The effects of the partition 64 will be described in detail based on experimental results.

FIG. 5 schematically shows a blood circulation experimenting circuit employing the blood reservoir 26. A water storage tank 74 is disposed in a space above the blood reservoir 26. The blood discharge port 66 of the blood reservoir 26 is connected to the water storage tank 74 by a tube 78 through a pump 76 which can pulsatively feed water. The blood inlet port 58a (58b) of the blood reservoir 26 is connected to a discharge port 79 of the water storage tank 74 by means of a tube 80. Each of the blood reservoir 26 and the water storage tank 74 stores an aqueous solution G of 35% of glycerin having substantially the same property (the viscosity of about 3 centipoises) as that of blood B.

With the partition 64 removed from the blood reservoir 26, the aqueous solution G of glycerin was circulated by the pump 76 at a pulse rate of 100 beats/min. The amount of change or fluctuation Δ P of the surface level 82 due to the pulsative blood feed was varied with respect to the amount of water stored in the blood reservoir 26 as indicated by the following Table 1:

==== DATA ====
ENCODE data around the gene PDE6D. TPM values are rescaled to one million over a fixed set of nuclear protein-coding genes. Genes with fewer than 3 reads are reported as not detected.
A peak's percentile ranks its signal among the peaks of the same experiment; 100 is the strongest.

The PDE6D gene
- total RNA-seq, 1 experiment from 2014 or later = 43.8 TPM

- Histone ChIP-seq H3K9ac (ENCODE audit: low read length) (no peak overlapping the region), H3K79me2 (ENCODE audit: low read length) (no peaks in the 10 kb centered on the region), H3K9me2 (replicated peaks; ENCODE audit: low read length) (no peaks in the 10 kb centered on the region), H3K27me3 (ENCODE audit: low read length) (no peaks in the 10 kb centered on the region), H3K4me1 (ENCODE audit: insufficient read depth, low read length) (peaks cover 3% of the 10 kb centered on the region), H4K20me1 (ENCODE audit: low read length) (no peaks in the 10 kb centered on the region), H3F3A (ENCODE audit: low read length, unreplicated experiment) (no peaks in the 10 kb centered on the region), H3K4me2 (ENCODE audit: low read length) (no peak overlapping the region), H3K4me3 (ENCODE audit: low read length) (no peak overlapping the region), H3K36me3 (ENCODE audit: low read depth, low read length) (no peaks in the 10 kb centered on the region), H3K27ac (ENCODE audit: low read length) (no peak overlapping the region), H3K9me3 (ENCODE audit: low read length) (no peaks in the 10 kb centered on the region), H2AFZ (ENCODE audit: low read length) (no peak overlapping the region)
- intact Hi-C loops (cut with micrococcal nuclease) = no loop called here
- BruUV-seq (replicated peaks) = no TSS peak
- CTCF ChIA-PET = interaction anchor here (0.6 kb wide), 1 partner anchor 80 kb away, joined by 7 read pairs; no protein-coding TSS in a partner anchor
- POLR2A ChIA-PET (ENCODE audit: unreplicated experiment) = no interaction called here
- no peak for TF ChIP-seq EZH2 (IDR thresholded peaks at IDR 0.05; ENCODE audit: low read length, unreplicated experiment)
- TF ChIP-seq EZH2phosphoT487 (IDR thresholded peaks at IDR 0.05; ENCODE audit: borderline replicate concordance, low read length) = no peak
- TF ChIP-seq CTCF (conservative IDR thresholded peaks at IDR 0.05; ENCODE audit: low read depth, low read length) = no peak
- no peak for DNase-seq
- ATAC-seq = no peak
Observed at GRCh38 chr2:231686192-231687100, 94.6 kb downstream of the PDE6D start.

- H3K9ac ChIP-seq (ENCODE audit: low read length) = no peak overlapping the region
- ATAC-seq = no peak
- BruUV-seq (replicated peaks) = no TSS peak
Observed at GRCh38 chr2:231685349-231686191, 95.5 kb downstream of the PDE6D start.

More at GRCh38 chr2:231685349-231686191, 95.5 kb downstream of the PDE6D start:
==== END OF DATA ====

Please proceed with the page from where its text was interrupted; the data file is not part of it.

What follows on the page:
TABLE 1______________________________________Amount of stored         Without partition                      With partitionwater (ml)    P (mm)       P (mm)______________________________________1200          100          1001100          150          1001000          150          100900           250          120800           300           50750           350           50700           300           50600           100           50______________________________________

When the amount of water stored in the blood reservoir 26 was in the range of from 700 to 800 ml, the fluctuation Δ P of the surface level 82 was maximum, and the generation of resonant vibration was observed. When the partition 64 was substantially vertically mounted on the substantially central area of the second step 56b in the blood reservoir 26, as shown in FIG. 4, the fluctuation Δ P of the surface level 82 was greatly reduced and no resonant vibration was produced, as indicated by the Table 1.